The last seven months have been challenging, but how much worse would things be if you and your significant other no longer want to spend any significant time together.
Our main topic today is separation. Guest Jeff Guarino and Co-Host Pk Jordan from East Valley Mediator talk about how to do it during these strange days. What’s right? What’s fair? And, what’s best for everyone (especially the children)?
If you or someone you know could use a few ideas and advice on how to separate when you’re stuck together, join us.
It’s Steve and Felecia’s 27th wedding anniversary, and what better way to celebrate than talking about used cars and mediator services? It’s certainly a better way to celebrate than watching the sad Jets.
- If you’re out of town and your car breaks down, call your local mechanic to ask for a referral.
- Felecia’s secret to a successful marriage? Compromise.
- If you’re considering divorce, one of the most important things to think about are finances. Can you afford to separate? But finances don’t have to be a dealbreaker with the support of a mediator.
- When buying a house, plan to have approximately 8% of your house’s cost available for a down payment and closing costs.
Broken Down Car? Do Your Homework Before Committing to Repair Work
Steve has seen the horror stories of customers who come in for repairs and have been taken advantage of by other dealers in their repair work. First, a customer who needed an engine replaced and went with one of the discount engine replacement services that offer unbelievably low prices (until you read the 6 point font with the terms and conditions). While advertised at $1495 for the engine, the end price came to over $4000 because of unanticipated labor and parts. But that wasn’t the end. A few months later when something went wrong again, the company offered no warranty on the service because the customer didn’t have a receipt for every oil change he’d gotten with the new engine.
Then, Steve shared the story of a customer who needed his transmission replaced while on a cross-country trip, so he got the car serviced at a local repair shop he was unfamiliar with. The transmission then broke again when he arrived in Arizona. However, the shop had bought the part in the customers’ name, so the only warranty on the part was from O’Reillys. O’Reillys would only offer to pay $45/hr for labor, while the typical auto-repair shop charges $130/hour. The customer was forced to foot the bill for the difference.
These sound terrible, but there is a solution. You probably have a mechanic that you work with regularly at home. So, if you need work away from home, call your local mechanic and ask for a recommendation. They are typically members of several associations and networks where they can recommend a reputable provider. Worst case scenario? Go to a franchise organization rather than a mom and pop shop where you’ll have more opportunity for recourse.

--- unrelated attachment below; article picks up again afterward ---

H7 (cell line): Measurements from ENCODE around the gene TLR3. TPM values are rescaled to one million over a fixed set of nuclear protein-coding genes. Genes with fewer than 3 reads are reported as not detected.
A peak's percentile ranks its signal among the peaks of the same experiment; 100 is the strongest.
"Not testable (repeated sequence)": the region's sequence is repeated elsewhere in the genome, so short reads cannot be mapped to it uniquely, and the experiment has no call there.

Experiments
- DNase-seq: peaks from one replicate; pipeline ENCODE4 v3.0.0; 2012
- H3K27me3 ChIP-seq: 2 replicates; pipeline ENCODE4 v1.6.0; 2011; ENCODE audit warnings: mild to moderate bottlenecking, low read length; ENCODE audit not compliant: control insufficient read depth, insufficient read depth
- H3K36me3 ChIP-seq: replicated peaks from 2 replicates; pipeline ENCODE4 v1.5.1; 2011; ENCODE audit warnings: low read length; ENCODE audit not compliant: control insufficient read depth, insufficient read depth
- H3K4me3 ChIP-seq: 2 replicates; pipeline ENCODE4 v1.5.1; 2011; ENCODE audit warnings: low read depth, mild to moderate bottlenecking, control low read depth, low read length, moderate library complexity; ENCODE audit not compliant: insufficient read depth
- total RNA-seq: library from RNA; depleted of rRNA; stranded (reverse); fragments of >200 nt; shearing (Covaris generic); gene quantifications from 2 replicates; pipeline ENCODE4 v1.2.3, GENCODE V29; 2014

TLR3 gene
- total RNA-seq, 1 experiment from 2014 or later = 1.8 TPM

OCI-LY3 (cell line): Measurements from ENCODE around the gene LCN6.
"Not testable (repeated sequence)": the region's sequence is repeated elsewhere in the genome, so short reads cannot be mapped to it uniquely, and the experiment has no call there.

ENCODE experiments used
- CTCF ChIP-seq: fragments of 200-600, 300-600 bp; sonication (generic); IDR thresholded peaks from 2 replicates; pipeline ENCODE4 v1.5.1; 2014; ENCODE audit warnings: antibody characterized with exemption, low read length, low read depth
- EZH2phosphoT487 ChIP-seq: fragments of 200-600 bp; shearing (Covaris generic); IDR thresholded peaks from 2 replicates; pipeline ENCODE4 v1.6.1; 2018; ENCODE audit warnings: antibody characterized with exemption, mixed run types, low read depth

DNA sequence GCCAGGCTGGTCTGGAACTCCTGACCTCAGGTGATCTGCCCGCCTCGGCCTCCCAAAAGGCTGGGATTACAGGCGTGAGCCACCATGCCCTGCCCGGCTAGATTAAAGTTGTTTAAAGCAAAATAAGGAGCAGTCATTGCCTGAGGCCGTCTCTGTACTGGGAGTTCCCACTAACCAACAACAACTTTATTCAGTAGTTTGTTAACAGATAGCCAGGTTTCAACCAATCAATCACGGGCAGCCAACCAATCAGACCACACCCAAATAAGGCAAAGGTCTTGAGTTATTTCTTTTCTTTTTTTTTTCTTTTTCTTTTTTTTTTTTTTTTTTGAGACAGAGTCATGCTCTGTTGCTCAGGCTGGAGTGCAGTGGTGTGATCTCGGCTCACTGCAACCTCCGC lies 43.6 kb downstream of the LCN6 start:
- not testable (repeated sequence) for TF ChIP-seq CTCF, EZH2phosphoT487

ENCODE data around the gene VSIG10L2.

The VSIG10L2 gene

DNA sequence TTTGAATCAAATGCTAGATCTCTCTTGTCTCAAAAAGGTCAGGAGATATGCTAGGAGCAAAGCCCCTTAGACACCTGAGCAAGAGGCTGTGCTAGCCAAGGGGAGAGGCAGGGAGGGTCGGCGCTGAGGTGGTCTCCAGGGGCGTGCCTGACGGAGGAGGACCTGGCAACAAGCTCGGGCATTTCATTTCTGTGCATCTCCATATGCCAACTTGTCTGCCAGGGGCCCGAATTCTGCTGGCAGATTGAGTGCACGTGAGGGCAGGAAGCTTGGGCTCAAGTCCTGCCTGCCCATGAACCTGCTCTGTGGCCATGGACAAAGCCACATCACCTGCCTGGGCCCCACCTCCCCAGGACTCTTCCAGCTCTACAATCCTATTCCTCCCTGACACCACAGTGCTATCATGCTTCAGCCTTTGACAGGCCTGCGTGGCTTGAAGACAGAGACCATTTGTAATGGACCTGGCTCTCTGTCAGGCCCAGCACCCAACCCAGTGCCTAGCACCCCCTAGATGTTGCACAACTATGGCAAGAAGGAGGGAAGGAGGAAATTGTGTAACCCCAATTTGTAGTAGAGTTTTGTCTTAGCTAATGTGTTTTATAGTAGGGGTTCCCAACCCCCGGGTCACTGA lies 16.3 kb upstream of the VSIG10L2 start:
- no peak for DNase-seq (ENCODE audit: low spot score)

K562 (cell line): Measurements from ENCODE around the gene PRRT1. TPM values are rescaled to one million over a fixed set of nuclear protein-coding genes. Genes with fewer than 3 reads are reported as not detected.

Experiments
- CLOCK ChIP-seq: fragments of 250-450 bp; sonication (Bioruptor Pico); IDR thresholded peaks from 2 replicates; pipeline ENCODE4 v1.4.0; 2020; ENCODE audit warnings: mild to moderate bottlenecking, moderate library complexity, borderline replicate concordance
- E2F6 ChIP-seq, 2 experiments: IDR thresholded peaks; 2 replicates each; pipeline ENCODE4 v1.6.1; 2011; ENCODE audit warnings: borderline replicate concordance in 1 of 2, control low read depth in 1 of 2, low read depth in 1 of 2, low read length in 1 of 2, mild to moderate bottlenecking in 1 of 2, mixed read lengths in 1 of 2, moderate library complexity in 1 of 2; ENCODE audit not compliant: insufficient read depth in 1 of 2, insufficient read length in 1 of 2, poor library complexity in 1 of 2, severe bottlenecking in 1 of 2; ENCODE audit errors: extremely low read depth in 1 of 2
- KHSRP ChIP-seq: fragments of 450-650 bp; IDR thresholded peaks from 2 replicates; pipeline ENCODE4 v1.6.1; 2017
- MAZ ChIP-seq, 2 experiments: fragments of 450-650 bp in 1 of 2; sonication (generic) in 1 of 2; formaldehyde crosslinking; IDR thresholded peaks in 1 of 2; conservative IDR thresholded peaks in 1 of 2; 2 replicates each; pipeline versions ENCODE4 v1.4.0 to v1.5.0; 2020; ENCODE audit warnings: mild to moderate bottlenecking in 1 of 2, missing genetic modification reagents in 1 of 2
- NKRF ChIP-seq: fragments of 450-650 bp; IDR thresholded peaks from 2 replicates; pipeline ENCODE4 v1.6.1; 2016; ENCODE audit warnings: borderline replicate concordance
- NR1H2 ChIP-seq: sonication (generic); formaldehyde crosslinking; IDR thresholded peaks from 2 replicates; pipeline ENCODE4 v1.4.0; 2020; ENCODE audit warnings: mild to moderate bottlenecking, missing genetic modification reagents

Pandemic Blues or Pandemic Chaos
PK Jordan and Jeff Guarino from East Valley Mediators joined the show to discuss their advice for those going through divorce during the pandemic. PK referred to the “Pandemic Blues” and “Pandemic Chaos” — the former referring to sadness during the pandemic that drives you to say that you’re done and over it, the latter referring to anger that you can’t do it for another day. Both lead to couples considering divorce, but there are challenges that can require a mediator to find the best solution for the family.
Finances and living scenarios are often at the core of these challenges. If these seem like impossible barriers, mediators can help identify unique solutions. For example, could you offer physical assets to offset the split of financial assets? If you aren’t comfortable giving up any of your retirement fund, could you offer your car in the split of assets? If you can’t afford a second home, could you create physical separation within your existing home? Some families have had one parent live upstairs and another downstairs, and children would transition from one floor to the other depending on which parent’s turn it was to watch the kids. Or, you could rent a studio and whichever parent is not watching the kids in a given week moves into the studio, then they swap.
Often planning ahead for future scenarios can help keep things as smooth as possible, such as pre-determining in what circumstances you’d be comfortable with your children meeting a parent’s new significant other.
The most important thing? Doing what is best for the kids.
New Buyers — Homebuyers
The housing market is as busy as ever with extremely low interest rates incentivizing home buyers to act quickly on purchasing a home. Felecia’s advice as a realtor is to have a plan about what you’re looking for and what you can afford before you walk into the first house. With homes moving quickly, you don’t have much time to think after you’ve visited a house or you might miss out.
The first thing to think about in your plan is money. Even if you’ve been approved for a loan, there are upfront costs that you need to be able to pay right away, including a down payment (3.5% minimum), closing costs (usually between 3 and 4 percent), inspection costs, appraisals, and more. It all adds up.
Car Maintenance as the Weather Changes
As temperatures drop, air pressure in your tires drops as well, but don’t panic. A 5-6 lbs decrease is typical. As cool weather comes, more battery issues are also common as oil gets thicker. Come to Steve to get your tires filled at no cost and to get 5-year free replacement batteries with no charge for installation.
Until next time, Stay Healthy and Drive Friendly Arizona!